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Confronting Racism

As our nation continues to grapple with pain and uncertainty, we believe some essential truths remain for Lancaster County:

Our community is only strong when every voice is heard. Our community is only safe when every resident can live and dream fearlessly. Our community is only extraordinary when every family, neighbor, and friend is respected.

We know that we all have work to do: as an organization, as a community, and as a country. We know that condemning racism and violence is only a first, small step, and the most important steps we take are the ones that come after. And we know that we can’t do it alone.

We are holding space and solidarity with communities of color across Lancaster County for the anger and grief they justifiably feel.

We are holding space and solidarity with the countless individuals across Lancaster County who want to see our community become more just and equitable.

We hear you. We see you. We stand with you.

Our Next Steps

For the Community Foundation, our next steps are just that: steps, on a long journey. There are no quick fixes for generations of hurt and oppression, often at the hands of systems that have supported and continue to support this organization. But that is not an excuse to remain “neutral” when neutrality never truly existed, remain silent when voices are silenced themselves, or “apolitical” when it means denying the value of Black and Brown lives.

Moving forward, as an evolution of living into our core values and as a direct response to the voices of our community members, the Community Foundation will: 

Placing Anti Racism Directly Into Our Strategy

We are committed to adding a simple yet important question to our strategic filter “Is this initiative/project/idea anti-racist?” 

Expand Community Centered Design

We are committed to including the people of Lancaster County, who are crucial in sparking long-lasting and meaningful change, in continuous anti-racist work.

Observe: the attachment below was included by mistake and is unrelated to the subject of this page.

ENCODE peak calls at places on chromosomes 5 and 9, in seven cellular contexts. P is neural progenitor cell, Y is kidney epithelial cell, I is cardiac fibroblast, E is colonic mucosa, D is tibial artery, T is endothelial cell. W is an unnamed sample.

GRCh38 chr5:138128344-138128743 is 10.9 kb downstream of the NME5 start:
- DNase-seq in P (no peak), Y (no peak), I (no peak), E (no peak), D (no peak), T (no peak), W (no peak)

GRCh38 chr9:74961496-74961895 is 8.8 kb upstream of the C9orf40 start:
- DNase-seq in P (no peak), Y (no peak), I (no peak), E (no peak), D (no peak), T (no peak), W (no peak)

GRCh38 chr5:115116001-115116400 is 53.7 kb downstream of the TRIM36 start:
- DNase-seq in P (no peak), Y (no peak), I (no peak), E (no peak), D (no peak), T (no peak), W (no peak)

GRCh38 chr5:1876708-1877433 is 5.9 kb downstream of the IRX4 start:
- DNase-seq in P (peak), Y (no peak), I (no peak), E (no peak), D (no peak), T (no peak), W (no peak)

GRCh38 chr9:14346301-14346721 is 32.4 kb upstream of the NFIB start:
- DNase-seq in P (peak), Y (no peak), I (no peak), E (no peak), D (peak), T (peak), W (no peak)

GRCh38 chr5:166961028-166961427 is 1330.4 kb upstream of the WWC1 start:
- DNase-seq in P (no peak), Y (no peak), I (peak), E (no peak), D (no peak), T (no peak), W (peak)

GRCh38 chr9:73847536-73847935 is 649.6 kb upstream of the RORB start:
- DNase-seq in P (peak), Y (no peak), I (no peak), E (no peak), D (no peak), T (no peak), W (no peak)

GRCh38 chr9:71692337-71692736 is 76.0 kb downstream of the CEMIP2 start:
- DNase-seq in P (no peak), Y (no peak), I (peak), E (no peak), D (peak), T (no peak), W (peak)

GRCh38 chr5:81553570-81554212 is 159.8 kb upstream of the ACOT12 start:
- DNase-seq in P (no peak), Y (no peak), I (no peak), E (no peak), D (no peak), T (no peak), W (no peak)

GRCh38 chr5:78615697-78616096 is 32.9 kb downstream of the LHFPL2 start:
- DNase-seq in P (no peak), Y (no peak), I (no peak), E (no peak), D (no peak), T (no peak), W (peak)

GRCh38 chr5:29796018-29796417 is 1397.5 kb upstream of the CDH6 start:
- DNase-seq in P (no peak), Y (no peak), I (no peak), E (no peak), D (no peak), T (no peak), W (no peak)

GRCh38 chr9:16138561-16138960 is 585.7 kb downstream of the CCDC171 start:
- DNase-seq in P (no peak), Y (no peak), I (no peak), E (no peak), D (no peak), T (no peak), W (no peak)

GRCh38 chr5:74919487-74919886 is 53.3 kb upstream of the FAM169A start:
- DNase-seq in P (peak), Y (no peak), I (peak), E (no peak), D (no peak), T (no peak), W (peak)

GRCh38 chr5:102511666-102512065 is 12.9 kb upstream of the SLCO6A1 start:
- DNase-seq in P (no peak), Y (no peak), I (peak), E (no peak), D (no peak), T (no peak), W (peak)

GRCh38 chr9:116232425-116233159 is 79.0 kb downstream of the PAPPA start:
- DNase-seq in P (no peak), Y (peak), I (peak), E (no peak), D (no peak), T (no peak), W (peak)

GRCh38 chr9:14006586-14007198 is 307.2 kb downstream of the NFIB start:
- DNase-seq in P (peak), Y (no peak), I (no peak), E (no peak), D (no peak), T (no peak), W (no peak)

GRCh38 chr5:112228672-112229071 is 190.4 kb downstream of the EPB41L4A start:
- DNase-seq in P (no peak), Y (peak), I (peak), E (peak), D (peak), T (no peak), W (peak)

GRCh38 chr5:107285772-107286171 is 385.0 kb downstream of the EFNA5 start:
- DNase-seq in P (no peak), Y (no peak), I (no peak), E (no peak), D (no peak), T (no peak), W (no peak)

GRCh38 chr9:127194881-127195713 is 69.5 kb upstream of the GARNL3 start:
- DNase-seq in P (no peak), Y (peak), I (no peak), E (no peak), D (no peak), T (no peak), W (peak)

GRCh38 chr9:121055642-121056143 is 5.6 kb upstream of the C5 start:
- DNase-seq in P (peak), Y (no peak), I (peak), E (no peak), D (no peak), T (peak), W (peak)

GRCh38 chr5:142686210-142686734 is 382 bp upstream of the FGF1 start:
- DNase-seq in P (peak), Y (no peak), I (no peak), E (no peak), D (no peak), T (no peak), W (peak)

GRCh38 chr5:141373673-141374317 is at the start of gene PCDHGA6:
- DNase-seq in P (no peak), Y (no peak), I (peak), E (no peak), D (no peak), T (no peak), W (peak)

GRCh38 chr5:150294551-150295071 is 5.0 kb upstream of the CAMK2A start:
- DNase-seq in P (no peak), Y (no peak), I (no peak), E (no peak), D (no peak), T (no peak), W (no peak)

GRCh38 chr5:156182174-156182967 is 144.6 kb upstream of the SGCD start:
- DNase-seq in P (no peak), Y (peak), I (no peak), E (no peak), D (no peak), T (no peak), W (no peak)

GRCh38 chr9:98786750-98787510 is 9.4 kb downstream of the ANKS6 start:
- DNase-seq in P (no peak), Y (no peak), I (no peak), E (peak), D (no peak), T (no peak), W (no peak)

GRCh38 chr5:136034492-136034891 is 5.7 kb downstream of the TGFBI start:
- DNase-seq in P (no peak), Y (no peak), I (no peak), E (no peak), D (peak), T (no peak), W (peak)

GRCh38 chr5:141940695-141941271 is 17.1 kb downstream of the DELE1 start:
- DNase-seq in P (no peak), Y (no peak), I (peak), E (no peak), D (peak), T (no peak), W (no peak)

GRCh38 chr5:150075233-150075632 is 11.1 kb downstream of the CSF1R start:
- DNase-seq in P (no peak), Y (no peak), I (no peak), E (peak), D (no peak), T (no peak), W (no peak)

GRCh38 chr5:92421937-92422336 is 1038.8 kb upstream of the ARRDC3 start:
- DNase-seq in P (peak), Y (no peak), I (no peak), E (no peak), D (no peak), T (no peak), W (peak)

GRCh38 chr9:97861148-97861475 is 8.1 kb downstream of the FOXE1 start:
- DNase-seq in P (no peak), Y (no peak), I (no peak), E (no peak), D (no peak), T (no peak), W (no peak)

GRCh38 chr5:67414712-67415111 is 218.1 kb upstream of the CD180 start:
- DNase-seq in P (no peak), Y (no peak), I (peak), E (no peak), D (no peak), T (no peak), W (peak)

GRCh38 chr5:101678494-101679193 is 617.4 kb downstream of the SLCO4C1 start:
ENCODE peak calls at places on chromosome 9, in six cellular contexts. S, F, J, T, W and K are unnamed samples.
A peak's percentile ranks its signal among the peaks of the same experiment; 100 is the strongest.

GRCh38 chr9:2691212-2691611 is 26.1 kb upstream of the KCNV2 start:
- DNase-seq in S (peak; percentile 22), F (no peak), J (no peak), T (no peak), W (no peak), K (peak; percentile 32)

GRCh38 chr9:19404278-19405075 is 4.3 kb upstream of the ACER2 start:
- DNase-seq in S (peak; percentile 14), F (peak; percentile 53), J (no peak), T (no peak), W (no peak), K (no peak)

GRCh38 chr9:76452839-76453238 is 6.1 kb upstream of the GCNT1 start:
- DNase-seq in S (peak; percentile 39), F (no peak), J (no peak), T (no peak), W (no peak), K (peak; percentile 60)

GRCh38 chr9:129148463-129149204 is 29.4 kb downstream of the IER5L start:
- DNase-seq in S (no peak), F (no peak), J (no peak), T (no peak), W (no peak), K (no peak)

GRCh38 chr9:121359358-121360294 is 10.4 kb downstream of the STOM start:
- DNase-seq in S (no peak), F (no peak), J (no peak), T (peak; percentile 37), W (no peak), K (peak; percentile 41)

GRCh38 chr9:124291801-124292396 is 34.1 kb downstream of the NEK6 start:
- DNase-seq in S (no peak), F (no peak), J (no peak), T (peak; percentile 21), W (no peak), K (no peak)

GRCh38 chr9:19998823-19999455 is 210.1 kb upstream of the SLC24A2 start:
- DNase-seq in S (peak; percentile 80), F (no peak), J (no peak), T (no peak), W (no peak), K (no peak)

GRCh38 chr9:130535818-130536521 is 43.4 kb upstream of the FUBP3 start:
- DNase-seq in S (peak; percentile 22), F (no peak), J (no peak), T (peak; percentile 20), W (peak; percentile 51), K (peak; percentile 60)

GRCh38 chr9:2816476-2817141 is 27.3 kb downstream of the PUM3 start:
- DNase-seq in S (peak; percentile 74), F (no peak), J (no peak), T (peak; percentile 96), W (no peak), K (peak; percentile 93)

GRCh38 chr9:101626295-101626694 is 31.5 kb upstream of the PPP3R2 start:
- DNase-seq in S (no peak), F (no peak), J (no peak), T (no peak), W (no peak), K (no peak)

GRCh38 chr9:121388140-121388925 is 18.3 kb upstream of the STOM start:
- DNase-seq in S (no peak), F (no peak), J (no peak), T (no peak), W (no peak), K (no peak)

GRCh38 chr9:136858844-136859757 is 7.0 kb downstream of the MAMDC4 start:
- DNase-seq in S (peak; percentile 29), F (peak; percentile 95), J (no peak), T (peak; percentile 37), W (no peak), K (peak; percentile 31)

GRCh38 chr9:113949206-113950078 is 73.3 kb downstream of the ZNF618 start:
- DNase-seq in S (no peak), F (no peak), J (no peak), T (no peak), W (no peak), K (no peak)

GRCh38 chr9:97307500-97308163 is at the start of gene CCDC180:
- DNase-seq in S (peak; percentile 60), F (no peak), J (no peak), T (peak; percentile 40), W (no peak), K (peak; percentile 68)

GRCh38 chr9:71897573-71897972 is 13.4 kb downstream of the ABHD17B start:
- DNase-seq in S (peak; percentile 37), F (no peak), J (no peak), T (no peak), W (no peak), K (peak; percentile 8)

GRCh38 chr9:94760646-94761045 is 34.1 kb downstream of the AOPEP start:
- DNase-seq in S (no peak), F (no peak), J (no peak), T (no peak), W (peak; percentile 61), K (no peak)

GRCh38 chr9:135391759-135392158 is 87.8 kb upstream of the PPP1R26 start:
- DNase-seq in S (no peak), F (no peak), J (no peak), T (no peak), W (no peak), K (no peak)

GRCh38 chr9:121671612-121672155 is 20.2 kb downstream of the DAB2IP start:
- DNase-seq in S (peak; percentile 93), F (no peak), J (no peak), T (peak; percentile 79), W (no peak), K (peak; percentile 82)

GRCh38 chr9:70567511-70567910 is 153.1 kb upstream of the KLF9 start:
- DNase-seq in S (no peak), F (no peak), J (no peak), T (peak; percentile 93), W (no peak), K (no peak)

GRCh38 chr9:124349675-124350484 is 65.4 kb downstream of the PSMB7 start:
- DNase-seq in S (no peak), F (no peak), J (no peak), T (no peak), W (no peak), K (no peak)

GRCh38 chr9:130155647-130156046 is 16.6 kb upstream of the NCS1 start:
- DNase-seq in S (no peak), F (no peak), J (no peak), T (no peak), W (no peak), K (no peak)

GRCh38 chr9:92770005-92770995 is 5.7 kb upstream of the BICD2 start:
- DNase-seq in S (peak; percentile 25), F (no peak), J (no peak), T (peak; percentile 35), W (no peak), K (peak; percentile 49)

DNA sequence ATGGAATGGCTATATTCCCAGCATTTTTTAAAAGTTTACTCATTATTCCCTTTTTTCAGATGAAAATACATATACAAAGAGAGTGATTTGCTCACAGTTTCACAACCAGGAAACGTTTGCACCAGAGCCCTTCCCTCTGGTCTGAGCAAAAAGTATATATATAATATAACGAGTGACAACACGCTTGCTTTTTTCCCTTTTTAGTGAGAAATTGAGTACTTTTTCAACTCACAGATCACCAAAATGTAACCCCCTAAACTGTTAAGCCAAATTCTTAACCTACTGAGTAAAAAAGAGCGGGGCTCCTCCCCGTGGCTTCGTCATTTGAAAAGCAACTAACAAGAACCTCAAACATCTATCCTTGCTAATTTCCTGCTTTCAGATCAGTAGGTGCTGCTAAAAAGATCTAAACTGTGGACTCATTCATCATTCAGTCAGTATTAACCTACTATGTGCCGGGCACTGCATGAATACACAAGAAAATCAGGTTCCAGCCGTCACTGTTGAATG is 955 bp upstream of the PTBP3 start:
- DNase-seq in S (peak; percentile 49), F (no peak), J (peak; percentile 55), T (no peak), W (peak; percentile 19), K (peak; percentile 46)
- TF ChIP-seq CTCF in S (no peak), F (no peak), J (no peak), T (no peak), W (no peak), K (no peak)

Create New Grants & Opportunities

We are committed to transforming the way we allocate our money and the grants we choose. 

Conduct Deep Internal Equity Work

We are committed to looking within, at our history, our staff, our board, our community, our nation- and working towards an anti-racist and just society. 

We are committed to hearing from you… 

While our efforts in the past 10 years have accelerated towards devoted listening and learning practices, we as an organization can still create more chances to include and hear from the community. We have created a NEW submission box for specific ideas on how the Community Foundation can support Community Benefit Organizations or individuals experiencing and fighting racism. We want to hear from you about what Lancaster County needs to move towards a just society. 

—Coming Soon—

our next steps

For the Community Foundation, our next steps are just that: steps, on a long journey. There are no quick fixes for generations of hurt and oppression, often at the hands of systems that have supported and continue to support this organization. But that is not an excuse to remain “neutral” when neutrality never truly existed, remain silent when voices are silenced themselves, or “apolitical” when it means denying the value of Black and Brown lives.